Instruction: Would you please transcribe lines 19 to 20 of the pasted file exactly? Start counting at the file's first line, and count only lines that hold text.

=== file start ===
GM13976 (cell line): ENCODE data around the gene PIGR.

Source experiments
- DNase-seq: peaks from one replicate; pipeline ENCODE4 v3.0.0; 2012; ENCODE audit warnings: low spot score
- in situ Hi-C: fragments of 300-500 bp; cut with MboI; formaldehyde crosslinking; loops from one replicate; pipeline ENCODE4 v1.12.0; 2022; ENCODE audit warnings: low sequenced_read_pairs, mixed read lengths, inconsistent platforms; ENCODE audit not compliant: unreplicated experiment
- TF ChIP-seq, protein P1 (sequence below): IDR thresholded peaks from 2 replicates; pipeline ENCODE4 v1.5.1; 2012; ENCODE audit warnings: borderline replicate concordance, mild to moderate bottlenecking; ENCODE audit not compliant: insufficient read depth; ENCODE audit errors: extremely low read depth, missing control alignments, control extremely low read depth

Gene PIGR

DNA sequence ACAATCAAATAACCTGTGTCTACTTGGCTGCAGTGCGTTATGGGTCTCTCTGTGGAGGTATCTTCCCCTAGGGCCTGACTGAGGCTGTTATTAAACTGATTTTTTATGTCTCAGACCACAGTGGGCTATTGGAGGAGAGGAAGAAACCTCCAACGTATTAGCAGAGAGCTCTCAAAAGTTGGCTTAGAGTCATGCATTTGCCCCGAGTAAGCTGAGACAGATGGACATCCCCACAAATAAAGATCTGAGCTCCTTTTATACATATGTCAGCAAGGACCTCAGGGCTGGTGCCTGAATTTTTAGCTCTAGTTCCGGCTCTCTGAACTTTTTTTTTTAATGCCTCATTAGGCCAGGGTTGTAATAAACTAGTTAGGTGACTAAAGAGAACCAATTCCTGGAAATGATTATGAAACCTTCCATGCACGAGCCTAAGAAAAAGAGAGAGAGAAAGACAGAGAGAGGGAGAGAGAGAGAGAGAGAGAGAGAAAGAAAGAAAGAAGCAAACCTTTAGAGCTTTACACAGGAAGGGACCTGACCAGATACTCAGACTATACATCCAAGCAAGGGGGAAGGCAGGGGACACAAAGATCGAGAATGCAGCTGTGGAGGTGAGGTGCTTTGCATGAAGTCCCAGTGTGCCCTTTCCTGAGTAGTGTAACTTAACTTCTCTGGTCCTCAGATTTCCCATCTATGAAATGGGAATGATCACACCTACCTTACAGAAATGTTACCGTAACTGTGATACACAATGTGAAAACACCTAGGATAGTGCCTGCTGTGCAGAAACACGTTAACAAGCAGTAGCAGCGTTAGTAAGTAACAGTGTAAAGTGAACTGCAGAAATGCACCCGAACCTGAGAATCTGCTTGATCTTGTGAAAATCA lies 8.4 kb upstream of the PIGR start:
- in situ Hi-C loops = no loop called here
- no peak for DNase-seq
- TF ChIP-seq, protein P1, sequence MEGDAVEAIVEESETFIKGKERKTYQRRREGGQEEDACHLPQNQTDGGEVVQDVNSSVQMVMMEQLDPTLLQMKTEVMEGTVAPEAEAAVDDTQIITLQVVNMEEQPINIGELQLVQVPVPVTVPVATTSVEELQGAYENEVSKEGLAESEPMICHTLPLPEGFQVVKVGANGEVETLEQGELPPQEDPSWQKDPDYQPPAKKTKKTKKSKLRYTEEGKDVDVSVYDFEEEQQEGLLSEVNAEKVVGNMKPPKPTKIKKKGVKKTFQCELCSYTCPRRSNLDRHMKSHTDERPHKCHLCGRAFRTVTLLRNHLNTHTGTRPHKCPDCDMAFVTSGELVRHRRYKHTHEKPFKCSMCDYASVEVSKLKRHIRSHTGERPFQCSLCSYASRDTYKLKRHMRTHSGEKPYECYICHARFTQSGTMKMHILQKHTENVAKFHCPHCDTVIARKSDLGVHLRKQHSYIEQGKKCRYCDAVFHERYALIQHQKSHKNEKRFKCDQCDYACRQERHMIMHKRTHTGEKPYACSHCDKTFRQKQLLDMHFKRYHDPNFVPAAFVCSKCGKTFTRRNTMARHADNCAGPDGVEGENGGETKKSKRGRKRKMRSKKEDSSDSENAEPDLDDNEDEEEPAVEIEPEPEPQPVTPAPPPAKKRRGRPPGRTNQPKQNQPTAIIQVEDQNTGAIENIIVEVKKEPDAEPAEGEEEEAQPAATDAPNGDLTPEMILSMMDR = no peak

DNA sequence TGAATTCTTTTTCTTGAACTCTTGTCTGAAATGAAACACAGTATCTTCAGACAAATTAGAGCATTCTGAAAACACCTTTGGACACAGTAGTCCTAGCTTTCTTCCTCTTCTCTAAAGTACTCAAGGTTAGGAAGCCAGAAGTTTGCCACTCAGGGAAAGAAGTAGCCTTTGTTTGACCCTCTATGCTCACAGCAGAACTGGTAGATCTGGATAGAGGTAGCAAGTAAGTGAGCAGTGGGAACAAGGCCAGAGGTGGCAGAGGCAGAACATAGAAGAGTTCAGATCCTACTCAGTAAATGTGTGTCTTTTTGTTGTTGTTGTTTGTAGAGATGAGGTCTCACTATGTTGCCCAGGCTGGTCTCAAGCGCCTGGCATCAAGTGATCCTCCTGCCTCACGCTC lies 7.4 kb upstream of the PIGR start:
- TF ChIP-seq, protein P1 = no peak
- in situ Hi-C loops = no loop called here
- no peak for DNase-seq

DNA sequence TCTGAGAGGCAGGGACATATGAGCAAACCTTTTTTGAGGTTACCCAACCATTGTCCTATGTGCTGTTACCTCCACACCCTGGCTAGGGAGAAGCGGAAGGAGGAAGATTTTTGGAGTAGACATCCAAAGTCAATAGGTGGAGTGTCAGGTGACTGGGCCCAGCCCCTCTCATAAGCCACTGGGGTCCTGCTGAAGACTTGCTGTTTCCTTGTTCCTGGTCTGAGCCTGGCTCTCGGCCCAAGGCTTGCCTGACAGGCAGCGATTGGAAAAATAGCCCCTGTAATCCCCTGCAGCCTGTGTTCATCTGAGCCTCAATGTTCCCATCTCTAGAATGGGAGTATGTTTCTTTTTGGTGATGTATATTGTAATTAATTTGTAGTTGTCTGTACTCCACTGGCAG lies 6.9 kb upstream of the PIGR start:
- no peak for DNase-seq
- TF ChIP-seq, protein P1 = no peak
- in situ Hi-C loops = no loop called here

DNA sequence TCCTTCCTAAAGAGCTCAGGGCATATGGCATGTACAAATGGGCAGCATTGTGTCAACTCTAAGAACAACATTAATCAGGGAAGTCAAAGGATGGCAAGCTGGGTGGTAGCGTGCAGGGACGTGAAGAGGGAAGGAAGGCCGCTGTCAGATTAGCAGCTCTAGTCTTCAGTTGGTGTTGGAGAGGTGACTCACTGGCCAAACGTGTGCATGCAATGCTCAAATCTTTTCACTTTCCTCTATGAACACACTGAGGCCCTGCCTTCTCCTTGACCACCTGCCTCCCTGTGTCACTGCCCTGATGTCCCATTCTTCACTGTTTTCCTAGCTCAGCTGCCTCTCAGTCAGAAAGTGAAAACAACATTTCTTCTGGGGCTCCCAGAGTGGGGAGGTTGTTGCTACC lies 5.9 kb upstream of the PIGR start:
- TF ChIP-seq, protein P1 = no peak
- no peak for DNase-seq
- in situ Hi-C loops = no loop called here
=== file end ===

DNA sequence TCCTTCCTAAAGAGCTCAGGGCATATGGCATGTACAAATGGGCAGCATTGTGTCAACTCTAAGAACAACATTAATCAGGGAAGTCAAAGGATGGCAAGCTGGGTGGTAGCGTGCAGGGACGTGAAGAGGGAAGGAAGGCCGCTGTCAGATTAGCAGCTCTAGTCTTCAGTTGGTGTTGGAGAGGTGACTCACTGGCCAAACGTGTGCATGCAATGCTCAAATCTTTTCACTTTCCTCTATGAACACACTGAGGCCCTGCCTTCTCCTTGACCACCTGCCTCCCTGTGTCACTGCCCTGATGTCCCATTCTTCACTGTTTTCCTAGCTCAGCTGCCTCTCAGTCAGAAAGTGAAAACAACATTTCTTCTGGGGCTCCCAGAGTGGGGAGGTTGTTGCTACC lies 5.9 kb upstream of the PIGR start:
- TF ChIP-seq, protein P1 = no peak